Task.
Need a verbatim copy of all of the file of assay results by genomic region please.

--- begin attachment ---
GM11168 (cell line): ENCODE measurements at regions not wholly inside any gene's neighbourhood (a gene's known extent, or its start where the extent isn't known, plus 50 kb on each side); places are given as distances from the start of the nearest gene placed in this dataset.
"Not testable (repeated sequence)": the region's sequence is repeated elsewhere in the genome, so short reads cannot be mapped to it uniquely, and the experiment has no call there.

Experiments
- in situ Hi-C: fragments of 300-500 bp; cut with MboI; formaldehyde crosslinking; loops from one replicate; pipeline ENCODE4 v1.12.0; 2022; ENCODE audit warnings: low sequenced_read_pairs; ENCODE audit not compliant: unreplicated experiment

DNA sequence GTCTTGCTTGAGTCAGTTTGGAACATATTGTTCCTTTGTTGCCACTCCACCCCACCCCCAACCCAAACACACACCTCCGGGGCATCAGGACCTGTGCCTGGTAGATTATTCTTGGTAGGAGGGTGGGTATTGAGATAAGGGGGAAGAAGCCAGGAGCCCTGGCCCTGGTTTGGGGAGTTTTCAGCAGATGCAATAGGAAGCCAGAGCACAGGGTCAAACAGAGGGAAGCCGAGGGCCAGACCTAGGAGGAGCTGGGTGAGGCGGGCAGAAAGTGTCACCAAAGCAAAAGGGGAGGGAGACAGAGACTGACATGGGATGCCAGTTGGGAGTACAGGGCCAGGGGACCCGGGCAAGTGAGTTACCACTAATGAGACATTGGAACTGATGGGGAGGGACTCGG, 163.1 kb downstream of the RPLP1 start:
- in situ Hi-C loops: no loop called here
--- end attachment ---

GM11168 (cell line): ENCODE measurements at regions not wholly inside any gene's neighbourhood (a gene's known extent, or its start where the extent isn't known, plus 50 kb on each side); places are given as distances from the start of the nearest gene placed in this dataset.
"Not testable (repeated sequence)": the region's sequence is repeated elsewhere in the genome, so short reads cannot be mapped to it uniquely, and the experiment has no call there.

Experiments
- in situ Hi-C: fragments of 300-500 bp; cut with MboI; formaldehyde crosslinking; loops from one replicate; pipeline ENCODE4 v1.12.0; 2022; ENCODE audit warnings: low sequenced_read_pairs; ENCODE audit not compliant: unreplicated experiment

DNA sequence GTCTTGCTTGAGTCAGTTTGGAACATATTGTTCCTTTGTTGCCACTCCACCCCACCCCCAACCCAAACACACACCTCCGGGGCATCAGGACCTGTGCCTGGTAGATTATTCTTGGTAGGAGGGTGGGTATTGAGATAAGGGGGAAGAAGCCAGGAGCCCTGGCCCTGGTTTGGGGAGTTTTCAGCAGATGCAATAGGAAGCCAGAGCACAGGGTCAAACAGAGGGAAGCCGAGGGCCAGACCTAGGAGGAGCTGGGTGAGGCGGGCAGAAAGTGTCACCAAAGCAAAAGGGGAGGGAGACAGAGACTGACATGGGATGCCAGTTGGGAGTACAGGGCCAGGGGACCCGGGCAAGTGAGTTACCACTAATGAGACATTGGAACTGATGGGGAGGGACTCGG, 163.1 kb downstream of the RPLP1 start:
- in situ Hi-C loops: no loop called here